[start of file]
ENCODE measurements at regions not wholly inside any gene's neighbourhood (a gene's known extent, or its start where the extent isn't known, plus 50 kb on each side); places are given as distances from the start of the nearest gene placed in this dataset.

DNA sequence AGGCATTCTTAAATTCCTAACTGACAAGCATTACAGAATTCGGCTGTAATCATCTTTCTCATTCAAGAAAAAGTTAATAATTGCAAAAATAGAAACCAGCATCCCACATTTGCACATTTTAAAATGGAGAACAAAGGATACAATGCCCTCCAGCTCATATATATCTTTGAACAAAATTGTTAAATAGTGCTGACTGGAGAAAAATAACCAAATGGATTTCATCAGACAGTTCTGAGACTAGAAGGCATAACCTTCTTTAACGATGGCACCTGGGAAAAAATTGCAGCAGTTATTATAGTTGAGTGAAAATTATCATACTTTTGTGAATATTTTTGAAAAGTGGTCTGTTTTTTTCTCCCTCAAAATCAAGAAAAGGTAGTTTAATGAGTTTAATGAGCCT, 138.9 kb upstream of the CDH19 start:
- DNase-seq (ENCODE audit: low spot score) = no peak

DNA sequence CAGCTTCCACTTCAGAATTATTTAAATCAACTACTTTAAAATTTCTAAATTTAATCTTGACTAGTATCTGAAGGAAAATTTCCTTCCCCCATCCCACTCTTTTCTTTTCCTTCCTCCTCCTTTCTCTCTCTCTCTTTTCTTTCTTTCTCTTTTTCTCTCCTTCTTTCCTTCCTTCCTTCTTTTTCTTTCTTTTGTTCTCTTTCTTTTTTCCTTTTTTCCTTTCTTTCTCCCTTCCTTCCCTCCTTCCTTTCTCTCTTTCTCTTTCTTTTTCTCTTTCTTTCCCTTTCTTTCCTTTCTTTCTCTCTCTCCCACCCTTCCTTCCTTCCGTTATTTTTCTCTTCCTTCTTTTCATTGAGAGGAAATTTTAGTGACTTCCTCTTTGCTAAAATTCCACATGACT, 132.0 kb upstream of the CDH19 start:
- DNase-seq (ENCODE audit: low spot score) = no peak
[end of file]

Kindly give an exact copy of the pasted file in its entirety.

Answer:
ENCODE measurements at regions not wholly inside any gene's neighbourhood (a gene's known extent, or its start where the extent isn't known, plus 50 kb on each side); places are given as distances from the start of the nearest gene placed in this dataset.

DNA sequence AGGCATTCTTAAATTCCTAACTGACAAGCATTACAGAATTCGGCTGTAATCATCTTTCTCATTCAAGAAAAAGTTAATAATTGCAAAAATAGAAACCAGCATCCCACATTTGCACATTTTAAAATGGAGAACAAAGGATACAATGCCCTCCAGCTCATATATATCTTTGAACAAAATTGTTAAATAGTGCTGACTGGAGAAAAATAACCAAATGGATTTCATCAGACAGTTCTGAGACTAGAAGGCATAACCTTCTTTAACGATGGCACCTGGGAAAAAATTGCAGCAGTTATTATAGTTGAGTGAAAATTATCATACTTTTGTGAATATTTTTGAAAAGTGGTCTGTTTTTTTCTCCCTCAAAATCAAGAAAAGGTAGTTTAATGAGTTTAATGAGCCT, 138.9 kb upstream of the CDH19 start:
- DNase-seq (ENCODE audit: low spot score) = no peak

DNA sequence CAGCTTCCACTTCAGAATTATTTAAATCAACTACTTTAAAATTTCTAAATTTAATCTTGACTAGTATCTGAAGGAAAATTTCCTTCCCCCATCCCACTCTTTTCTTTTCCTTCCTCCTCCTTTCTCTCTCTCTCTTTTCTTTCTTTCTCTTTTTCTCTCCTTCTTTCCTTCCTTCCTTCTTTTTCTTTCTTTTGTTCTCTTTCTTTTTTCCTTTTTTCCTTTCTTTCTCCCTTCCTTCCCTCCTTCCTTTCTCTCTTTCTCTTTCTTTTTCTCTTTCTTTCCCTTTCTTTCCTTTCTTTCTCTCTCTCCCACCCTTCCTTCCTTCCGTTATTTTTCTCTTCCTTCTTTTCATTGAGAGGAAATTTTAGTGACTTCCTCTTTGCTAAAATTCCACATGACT, 132.0 kb upstream of the CDH19 start:
- DNase-seq (ENCODE audit: low spot score) = no peak